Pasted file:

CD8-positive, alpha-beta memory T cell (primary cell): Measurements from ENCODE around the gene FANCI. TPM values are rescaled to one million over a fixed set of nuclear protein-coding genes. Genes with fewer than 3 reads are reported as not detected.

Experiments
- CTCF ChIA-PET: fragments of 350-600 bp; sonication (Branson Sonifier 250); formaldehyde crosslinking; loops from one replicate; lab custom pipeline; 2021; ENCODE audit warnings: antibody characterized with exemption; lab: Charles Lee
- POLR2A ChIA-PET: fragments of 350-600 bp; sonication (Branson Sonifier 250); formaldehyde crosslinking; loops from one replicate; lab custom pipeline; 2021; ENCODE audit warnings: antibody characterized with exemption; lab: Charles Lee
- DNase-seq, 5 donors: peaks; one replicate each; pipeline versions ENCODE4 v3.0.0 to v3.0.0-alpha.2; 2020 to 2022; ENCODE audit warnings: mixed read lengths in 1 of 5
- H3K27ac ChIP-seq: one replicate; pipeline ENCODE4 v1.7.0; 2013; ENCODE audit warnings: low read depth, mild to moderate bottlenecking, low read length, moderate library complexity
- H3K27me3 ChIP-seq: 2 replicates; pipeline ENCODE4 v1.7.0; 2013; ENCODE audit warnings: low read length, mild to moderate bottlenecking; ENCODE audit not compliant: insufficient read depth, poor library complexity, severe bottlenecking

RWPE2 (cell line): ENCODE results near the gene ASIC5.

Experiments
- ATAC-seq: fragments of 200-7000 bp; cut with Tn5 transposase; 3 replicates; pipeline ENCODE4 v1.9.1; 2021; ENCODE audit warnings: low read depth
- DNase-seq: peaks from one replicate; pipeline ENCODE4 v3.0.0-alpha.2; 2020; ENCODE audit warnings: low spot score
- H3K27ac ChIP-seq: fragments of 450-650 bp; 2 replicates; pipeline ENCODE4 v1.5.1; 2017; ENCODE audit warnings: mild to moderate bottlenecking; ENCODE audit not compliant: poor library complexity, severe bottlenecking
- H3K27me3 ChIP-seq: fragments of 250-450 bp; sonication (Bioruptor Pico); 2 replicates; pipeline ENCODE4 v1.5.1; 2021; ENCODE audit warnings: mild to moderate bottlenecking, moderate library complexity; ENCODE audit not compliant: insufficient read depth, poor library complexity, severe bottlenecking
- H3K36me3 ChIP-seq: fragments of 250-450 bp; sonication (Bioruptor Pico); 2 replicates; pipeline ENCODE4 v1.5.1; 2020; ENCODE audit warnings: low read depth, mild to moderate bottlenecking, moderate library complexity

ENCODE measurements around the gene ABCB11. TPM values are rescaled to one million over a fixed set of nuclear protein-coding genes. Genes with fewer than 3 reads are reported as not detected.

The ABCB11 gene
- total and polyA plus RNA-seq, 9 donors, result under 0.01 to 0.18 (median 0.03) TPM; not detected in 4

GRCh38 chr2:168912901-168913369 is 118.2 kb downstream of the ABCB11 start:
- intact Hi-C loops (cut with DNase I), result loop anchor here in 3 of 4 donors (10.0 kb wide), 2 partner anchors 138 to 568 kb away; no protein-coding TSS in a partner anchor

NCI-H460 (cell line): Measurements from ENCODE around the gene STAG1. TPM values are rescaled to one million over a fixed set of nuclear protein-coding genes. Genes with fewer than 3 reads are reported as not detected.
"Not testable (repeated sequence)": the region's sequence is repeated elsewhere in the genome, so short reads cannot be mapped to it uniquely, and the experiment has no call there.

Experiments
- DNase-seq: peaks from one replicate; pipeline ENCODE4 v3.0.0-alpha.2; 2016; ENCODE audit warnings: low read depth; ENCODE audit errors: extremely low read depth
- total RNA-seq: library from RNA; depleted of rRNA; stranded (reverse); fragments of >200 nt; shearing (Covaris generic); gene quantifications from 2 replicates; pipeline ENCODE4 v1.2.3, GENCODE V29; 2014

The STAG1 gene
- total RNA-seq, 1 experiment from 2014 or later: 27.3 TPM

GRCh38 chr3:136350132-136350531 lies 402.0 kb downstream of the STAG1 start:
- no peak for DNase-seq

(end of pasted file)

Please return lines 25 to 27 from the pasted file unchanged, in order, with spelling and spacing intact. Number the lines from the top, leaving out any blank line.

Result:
The STAG1 gene
- total RNA-seq, 1 experiment from 2014 or later: 27.3 TPM

GRCh38 chr3:136350132-136350531 lies 402.0 kb downstream of the STAG1 start: